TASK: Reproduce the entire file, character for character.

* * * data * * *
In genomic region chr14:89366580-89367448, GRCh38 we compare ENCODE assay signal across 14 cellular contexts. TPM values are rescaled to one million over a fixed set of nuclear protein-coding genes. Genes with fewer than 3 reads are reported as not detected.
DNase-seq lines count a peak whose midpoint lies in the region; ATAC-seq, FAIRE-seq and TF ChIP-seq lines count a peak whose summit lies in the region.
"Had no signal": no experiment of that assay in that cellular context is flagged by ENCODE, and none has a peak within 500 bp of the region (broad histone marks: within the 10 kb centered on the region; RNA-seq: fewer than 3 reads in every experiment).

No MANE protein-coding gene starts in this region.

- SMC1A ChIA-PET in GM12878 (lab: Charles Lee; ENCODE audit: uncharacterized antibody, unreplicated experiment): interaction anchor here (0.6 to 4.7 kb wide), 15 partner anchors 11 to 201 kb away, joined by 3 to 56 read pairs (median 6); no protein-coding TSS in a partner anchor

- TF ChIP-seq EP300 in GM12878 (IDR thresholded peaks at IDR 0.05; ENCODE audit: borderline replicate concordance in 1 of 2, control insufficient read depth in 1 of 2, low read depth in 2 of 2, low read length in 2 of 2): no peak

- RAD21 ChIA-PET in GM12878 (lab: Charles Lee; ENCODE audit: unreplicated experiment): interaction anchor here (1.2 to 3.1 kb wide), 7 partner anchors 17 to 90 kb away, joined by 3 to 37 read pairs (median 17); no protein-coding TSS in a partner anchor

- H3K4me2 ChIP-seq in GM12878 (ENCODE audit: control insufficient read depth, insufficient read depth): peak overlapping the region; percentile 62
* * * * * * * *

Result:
In genomic region chr14:89366580-89367448, GRCh38 we compare ENCODE assay signal across 14 cellular contexts. TPM values are rescaled to one million over a fixed set of nuclear protein-coding genes. Genes with fewer than 3 reads are reported as not detected.
DNase-seq lines count a peak whose midpoint lies in the region; ATAC-seq, FAIRE-seq and TF ChIP-seq lines count a peak whose summit lies in the region.
"Had no signal": no experiment of that assay in that cellular context is flagged by ENCODE, and none has a peak within 500 bp of the region (broad histone marks: within the 10 kb centered on the region; RNA-seq: fewer than 3 reads in every experiment).

No MANE protein-coding gene starts in this region.

- SMC1A ChIA-PET in GM12878 (lab: Charles Lee; ENCODE audit: uncharacterized antibody, unreplicated experiment): interaction anchor here (0.6 to 4.7 kb wide), 15 partner anchors 11 to 201 kb away, joined by 3 to 56 read pairs (median 6); no protein-coding TSS in a partner anchor

- TF ChIP-seq EP300 in GM12878 (IDR thresholded peaks at IDR 0.05; ENCODE audit: borderline replicate concordance in 1 of 2, control insufficient read depth in 1 of 2, low read depth in 2 of 2, low read length in 2 of 2): no peak

- RAD21 ChIA-PET in GM12878 (lab: Charles Lee; ENCODE audit: unreplicated experiment): interaction anchor here (1.2 to 3.1 kb wide), 7 partner anchors 17 to 90 kb away, joined by 3 to 37 read pairs (median 17); no protein-coding TSS in a partner anchor

- H3K4me2 ChIP-seq in GM12878 (ENCODE audit: control insufficient read depth, insufficient read depth): peak overlapping the region; percentile 62